Breakfasts were easy; I took oats, nuts, dried fruit and long-life soya milk with me to ensure a reasonable start to the day. Riding bikes in the mountains is hard work, even when you’re headed downhill for most of the day so it’s important to get some decent food in you at the start of the day. By day two of the trip the other guys had ditched the croissants, cheese and ham and were sharing my oat-fuelled breakfasts. They were genuinely interested in what I was eating, and why.
I don’t make porridge as such; I pour soya/almond/rice/whatever plant-based milk onto my oats, let them soak and that’s it. A bit like Sharon’s ‘Overnight Oats’, without the overnight bit… If you’re in a hotel that provides breakfast, you might want to think about bringing your own cereal and soya milk. French hotel breakfast can be a bit cheese, ham and pastry orientated but there’s usually a good trough of fruit that you can get stuck into. And the coffee is good. Be sure to pocket a banana or two for later!
The bike trails in Tignes are fantastic. We arrived at the start of the summer season, before the schools have broken up; as a result, queues for the chair lifts are very short and you can maximise your riding time. The downside of arriving early in the season is the weather; during the first afternoon the lift took us up into a blizzard and the highest trails were closed due to snow fall!
Thankfully the weather can change very fast and day two was bright and sunny.
By early afternoon we were hungry and thirsty as we rolled back into town after a morning hammering the trails in the mountains like the pro-riders that we all dream we are… My original plan was to dip into a local grocery store, get some bread, fruit, nuts and knock up a quick lunch. In reality, the group invariably gravitated toward a bar where the prospect of a cold beer beneath a sun shade was overwhelmingly attractive.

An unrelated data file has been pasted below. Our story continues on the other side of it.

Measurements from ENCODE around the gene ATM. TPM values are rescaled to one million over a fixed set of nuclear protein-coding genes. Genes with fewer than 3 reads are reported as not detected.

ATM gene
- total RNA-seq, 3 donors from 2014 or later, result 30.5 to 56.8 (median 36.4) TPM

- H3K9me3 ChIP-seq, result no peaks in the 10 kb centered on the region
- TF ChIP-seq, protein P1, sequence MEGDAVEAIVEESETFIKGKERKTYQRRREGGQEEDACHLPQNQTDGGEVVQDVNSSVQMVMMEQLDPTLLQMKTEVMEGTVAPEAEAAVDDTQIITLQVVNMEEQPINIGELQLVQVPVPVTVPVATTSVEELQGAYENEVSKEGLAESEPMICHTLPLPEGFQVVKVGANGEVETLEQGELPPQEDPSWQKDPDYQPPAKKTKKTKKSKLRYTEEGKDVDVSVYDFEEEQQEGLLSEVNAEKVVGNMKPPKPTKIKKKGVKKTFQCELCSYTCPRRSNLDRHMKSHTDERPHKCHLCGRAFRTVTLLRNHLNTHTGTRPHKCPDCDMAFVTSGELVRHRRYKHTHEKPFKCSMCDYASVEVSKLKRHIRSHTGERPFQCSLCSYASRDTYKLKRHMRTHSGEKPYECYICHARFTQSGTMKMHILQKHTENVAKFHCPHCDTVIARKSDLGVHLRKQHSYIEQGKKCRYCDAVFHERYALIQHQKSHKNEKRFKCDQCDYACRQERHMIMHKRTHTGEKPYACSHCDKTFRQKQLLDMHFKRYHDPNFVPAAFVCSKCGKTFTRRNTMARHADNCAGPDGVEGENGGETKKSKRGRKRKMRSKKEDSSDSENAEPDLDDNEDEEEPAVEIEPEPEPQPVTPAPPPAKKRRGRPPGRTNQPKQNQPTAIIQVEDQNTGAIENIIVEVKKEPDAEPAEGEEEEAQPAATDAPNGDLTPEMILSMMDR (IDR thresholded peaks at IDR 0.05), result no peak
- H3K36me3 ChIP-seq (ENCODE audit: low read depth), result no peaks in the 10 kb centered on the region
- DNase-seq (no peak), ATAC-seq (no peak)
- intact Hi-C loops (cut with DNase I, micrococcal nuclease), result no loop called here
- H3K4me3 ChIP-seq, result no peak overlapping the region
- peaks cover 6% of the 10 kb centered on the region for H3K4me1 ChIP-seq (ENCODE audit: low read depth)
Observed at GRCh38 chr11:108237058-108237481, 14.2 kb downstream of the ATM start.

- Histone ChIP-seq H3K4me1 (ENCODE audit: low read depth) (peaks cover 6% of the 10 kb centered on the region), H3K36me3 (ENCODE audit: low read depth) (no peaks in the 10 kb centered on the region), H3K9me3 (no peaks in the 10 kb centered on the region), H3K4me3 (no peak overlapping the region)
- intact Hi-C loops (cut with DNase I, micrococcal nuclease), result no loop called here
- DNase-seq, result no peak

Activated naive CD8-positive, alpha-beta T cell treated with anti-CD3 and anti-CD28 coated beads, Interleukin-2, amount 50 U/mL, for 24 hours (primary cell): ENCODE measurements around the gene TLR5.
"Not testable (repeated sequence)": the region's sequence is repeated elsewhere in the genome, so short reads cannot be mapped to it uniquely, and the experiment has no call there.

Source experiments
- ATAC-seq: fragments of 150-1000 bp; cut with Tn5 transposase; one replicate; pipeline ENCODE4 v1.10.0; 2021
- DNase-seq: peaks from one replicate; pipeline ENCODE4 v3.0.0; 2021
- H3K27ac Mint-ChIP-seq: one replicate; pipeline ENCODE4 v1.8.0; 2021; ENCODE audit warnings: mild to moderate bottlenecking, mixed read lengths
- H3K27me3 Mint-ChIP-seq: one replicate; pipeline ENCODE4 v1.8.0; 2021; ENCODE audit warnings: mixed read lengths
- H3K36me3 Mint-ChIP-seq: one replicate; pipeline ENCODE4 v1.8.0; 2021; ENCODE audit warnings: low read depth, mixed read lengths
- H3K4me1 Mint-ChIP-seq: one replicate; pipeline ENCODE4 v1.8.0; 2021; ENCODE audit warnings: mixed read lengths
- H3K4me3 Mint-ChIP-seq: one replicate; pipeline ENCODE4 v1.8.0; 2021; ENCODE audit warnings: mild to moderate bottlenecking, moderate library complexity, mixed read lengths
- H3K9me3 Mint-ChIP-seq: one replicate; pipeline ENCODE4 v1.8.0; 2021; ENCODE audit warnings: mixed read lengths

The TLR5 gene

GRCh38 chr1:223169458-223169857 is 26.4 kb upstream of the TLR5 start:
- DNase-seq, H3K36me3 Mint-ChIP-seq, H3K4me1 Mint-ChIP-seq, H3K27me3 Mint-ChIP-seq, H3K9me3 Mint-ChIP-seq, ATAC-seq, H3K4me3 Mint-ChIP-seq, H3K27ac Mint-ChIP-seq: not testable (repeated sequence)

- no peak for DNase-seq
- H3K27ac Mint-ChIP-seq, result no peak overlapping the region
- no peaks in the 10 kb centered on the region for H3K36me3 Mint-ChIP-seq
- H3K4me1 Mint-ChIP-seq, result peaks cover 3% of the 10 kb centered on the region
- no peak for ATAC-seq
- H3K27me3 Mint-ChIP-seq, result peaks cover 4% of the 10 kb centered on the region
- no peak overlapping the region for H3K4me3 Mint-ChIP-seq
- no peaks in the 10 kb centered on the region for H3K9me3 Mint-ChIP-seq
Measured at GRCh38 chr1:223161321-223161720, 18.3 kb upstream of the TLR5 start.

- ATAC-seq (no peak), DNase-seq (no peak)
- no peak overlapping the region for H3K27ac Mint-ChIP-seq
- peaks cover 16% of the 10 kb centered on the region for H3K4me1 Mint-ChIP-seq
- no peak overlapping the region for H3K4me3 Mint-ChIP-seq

I guess this is the part of where it could get difficult as the vegan guy in the group. I don’t want to go and sit under a tree by myself eating an avocado… but I don’t want my eating choices to get in the way of everyone else. As it turned out, even the least promising looking menus offered something with some minor adaptions. There’s always a leafy salad and chips. Adapt a panini by asking for no cheese. My French is very limited but ‘sans fromage’ (without cheese) is a useful place to start. And it’s probably worth remembering that you’re not the first vegan in France; everyone I spoke to was really helpful. You might not end up with the most healthy plant-based lunch but you’re not going to starve; and I think that’s OK for a few days.
Evening meals were easy; we cooked up big bowls of pasta and rice that we’d brought with us and added heaps of stir-fried vegetables from the market down the road. Actually, that didn’t happen but it was the original plan! Instead, after the reality of a day in the mountains followed by an early evening beer, cleaning and repairing bikes, rinsing out kit and taking a shower, no one really fancied cooking; even if cooking was essentially just boiling up some water. So once again we went out to get something to eat. And once again it was easy enough to find something to eat; even vegan burgers! Pizza and pasta restaurants are a good bet; it’s easy enough to get a pizza without cheese on if you ask for it.
The mountain biking was superb and left us high on adrenaline and endorphins at the end of every day. The scenery is spectacular; I love the mountain environment. Tignes, as a resort, is a great place for a mountain bike trip; there are plenty of trails, the lifts are open (and free!) and there’s lots of really good value accommodation available.
Maintaining a plant-based diet isn’t hard if you do a little preparation. It was great to have some food packed for the journey and to bring a couple of tins as a fall-back option. Eating-out is harder, in the sense that you’re not necessarily going to have many choices available. Be prepared to ask for some simple modifications to a dish; just removing cheese opens up your options.
I should acknowledge the support of my friends too, all of whom have subsequently bought a copy of Sharon’s excellent book, and have hopefully seen first hand that eating plants is a healthy way to live.
Enjoy the summer, wherever you may be travelling,